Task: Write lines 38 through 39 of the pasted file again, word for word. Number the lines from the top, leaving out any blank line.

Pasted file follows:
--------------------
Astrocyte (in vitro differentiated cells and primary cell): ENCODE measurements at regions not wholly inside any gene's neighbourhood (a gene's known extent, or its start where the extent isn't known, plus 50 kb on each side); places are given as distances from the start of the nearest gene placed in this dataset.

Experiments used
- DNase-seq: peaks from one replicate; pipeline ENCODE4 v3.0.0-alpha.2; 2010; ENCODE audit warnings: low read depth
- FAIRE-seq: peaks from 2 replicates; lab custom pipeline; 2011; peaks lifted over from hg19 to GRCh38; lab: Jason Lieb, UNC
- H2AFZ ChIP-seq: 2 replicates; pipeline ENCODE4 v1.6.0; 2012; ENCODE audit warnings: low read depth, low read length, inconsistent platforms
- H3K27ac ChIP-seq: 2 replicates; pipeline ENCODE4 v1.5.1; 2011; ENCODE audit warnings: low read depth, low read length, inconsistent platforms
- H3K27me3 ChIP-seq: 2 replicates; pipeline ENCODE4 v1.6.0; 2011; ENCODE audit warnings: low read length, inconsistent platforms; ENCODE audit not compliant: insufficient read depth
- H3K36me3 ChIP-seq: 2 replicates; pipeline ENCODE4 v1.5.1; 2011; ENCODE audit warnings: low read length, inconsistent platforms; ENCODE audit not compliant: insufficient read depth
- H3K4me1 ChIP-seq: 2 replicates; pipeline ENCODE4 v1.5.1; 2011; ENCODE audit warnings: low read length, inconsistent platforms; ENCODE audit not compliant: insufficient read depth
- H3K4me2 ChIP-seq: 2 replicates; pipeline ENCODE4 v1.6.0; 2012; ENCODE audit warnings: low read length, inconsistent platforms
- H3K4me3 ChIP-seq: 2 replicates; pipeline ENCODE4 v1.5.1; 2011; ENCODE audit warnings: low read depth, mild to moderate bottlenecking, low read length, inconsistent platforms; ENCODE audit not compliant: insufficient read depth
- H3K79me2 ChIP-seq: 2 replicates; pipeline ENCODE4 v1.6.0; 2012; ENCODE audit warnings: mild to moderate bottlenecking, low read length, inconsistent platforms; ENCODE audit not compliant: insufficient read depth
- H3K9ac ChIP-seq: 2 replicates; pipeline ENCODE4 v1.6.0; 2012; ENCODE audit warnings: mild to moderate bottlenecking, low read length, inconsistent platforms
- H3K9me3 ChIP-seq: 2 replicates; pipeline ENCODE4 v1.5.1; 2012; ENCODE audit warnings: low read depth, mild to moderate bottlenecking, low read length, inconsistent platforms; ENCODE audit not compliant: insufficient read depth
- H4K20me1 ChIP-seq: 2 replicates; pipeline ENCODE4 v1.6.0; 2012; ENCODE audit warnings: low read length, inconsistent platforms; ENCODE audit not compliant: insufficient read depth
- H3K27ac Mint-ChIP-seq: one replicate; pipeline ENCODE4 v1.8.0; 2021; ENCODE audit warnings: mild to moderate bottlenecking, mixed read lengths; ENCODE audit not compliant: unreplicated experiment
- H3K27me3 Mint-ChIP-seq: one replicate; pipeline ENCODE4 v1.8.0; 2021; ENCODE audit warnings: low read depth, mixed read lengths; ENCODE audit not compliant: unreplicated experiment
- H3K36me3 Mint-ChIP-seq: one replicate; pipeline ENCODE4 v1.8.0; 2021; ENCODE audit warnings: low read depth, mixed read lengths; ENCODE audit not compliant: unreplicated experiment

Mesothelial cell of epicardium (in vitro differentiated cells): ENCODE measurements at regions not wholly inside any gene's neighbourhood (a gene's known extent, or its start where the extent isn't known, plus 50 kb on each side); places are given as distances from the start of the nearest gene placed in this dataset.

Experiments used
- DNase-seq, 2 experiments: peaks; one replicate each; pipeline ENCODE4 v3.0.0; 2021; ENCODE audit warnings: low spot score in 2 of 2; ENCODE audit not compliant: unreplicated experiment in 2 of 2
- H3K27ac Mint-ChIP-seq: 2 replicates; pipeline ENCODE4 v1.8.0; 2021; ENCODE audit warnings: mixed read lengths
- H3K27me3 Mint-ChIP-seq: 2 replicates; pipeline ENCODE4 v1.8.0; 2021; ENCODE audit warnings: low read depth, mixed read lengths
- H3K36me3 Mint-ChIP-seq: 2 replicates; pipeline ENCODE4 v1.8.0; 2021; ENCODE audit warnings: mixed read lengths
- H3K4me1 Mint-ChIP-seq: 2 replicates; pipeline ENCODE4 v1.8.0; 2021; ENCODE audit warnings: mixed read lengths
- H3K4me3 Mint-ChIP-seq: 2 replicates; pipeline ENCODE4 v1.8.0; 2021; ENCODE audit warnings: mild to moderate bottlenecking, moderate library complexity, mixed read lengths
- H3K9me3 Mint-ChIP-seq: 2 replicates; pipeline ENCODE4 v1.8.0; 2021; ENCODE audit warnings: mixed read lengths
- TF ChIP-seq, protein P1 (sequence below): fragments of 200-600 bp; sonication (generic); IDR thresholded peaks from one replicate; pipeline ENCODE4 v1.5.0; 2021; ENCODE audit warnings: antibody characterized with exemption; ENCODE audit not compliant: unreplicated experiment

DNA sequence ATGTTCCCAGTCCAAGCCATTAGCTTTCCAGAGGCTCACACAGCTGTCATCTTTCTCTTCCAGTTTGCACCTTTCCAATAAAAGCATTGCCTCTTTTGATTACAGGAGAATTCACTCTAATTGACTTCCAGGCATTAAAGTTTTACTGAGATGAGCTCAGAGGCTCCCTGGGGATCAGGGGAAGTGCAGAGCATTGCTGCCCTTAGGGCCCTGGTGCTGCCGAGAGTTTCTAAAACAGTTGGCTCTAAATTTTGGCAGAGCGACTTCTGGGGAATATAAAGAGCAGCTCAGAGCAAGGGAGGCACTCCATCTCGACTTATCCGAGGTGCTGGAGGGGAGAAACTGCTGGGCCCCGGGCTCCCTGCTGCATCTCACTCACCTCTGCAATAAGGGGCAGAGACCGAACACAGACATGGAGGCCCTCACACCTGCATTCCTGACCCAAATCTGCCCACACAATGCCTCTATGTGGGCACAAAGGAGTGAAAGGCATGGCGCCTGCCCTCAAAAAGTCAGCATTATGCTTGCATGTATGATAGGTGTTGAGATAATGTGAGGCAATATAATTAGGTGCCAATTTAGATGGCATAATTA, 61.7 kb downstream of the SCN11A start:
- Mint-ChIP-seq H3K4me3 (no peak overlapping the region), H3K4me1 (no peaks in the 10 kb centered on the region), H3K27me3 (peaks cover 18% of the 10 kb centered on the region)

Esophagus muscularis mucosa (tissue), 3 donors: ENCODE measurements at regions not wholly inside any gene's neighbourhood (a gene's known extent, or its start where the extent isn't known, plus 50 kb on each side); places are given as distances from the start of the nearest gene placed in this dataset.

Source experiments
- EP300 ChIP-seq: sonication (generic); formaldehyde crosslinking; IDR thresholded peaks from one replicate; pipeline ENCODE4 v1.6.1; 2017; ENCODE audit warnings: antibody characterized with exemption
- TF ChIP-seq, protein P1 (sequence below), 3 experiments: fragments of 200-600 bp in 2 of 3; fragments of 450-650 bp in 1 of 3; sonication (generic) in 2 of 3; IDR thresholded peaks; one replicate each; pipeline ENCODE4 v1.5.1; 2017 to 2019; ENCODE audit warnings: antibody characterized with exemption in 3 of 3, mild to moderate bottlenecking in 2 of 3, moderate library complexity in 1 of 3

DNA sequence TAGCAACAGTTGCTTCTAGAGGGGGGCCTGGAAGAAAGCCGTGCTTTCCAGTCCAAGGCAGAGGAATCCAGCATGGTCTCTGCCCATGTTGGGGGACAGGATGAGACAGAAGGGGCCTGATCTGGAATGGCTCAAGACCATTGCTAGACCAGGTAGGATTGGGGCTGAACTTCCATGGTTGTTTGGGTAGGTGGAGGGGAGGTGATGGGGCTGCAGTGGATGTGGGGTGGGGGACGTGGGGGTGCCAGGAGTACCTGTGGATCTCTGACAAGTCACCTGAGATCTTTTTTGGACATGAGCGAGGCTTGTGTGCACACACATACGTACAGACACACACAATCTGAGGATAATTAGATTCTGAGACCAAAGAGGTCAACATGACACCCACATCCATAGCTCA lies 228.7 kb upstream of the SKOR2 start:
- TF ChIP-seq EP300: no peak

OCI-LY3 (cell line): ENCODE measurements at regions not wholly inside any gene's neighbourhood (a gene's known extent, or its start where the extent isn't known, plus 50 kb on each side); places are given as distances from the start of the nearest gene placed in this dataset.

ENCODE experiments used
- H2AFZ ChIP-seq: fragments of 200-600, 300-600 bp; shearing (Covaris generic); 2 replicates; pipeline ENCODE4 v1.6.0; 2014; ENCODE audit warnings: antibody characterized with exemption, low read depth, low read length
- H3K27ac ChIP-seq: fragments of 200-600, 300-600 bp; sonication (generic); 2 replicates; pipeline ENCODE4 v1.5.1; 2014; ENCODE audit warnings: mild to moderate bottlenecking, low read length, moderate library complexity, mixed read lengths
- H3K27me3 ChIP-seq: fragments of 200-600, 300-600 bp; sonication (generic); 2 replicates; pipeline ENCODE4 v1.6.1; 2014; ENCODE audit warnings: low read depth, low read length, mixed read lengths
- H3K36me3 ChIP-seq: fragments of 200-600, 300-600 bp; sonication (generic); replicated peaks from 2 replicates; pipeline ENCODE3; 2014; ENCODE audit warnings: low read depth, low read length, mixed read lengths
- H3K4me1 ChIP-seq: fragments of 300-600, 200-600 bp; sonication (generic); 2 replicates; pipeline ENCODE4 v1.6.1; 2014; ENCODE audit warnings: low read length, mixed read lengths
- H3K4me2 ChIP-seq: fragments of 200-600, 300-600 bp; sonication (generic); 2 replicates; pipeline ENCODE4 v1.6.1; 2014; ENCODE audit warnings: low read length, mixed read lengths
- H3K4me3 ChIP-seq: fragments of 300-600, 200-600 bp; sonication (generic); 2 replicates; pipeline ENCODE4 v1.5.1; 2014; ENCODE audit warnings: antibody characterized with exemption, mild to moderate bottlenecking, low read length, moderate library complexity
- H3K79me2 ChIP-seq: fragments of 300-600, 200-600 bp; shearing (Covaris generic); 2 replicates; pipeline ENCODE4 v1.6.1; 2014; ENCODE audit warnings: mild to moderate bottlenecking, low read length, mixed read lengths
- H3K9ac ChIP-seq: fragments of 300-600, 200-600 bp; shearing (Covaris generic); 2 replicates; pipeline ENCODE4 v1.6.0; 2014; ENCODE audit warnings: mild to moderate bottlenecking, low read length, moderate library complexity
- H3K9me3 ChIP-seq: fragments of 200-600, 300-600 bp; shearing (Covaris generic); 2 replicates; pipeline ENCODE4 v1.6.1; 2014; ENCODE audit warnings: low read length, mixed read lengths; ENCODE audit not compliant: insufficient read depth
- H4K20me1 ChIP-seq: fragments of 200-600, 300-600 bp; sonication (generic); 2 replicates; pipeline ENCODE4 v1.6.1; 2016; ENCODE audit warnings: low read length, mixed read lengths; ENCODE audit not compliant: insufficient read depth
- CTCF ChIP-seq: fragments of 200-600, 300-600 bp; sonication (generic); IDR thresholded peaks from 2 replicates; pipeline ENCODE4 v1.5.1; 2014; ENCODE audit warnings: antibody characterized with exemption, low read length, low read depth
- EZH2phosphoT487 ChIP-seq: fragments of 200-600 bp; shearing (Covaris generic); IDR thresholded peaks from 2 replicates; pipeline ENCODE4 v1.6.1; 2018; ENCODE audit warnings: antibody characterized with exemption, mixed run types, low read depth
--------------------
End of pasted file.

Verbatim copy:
ENCODE experiments used
- H2AFZ ChIP-seq: fragments of 200-600, 300-600 bp; shearing (Covaris generic); 2 replicates; pipeline ENCODE4 v1.6.0; 2014; ENCODE audit warnings: antibody characterized with exemption, low read depth, low read length